Forty-Man Roster Contains Surprises

Most of the call-ups to the 40-man roster at this time of year are rather automatic. There are certain players that you absolutely have to protect from the Rule 5 draft and nobody's going to argue about that. That they are probably more than a year away from actually helping the team is also true but still such is their prospect status it is a certainty that they will be placed on the roster.

Such certainly is the case of James McDonald. Few if any other rose in the estimation of scouts as he did. Someday legends may arise about how it was only after he failed as an outfielder that he was put b ack on the mound in desperation but that wouldn't be true. He was only biding his time in the field while his tendinitis healed. The plan always was to place him back on the mound when that occurred so it was a script that was followed.

Still, his rise was noteworthy for he's forged his way through the pack to appear very much like at the least a middle of the rotation starter in the big leagues in the not-too-distant future.

Justin Orenduff was another virtual lock from the time he was a supplemental first round draft choice in 2004. Only an injury it seemed could stymy him- and it almost did for he had shoulder surgery that kept him out much of 2006. Yet he showed more than enough of his old verve upon his return that he, too, was a must acquisition.

The same is true of outfielder Xavier Paul. He broke in in 2003 with such panache that he loomed as a coming star. Yet the next two seasons saw him wander in the wilderness, mostly because of eye problems that hampered his hitting. He tried contacts, he tried glasses, he tried everything until finally in 2006 he began looking like the kid with promise the he had been anointed. When he continued on the same path this season with Jacksonville, he, too, was a must to call up.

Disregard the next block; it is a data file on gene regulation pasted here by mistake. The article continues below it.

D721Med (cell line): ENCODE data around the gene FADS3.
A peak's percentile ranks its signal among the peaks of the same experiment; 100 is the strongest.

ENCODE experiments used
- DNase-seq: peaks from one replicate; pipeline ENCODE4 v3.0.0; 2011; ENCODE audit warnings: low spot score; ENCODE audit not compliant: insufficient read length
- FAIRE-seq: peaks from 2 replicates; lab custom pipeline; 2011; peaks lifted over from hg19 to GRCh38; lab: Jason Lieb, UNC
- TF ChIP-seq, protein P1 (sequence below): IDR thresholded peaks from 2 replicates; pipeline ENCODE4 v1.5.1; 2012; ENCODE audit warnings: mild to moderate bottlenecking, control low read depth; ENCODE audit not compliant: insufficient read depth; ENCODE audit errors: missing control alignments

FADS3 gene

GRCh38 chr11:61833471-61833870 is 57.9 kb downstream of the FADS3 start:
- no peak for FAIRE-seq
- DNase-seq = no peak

In all, seven were selected and the other four couldn't be so sure. It had always been the rap against righthander Cory Wade that he began a season well, then faded. Thus year he was challenged at mid-season with a promotion to Jacksonville and he responded with an excellent second half. Still, his stuff doesn't overwhelm you so he was sent to the Arizona Fall League but only as a part time performer. When did the best of all the Dodger pitchers there, he made his case convincingly.

Luke May is a catcher now after having been a shortstop, a left fielder and a center fielder. What he is mostly is a gamer, a player who will often perform at a level higher than his physical skills would seem to warrant. His catching skills are still in the embryonic stage but he throws well enough. What's more he shows growing power and that, more than anything, has him on the roster.

It took Ramon Troncoso three years before he battled his way from the Dominican Republic to these shores to pitch. It was when he was made into a closer that he began to show what he's capable of. He was convincing in that role for Inland Empire and did the same when promoted to Jacksonville.

Mario Alvarez, on the other hand, has always been known as a pitcher with potential as far as abilities but one who seems to get lost in the middle of games. He's never been consistent and wasn't this year either. However, he demonstrated enough latent ability in the Instructional League that he was another called up.

In bringing up Alvarez, they passed over others with that same Inland Empire team like Jesus Castillo, lefthander Cody White and outfielder Jamie Hoffmann, who hit .311 but didn't make the grade. Others passed on include lefthander Wesley Wright and outfielder Anthony Raglani, who hit home runs. Often when players are passed up it's with the thought that even if they get drafted, they aren't big league ready so will be returned.

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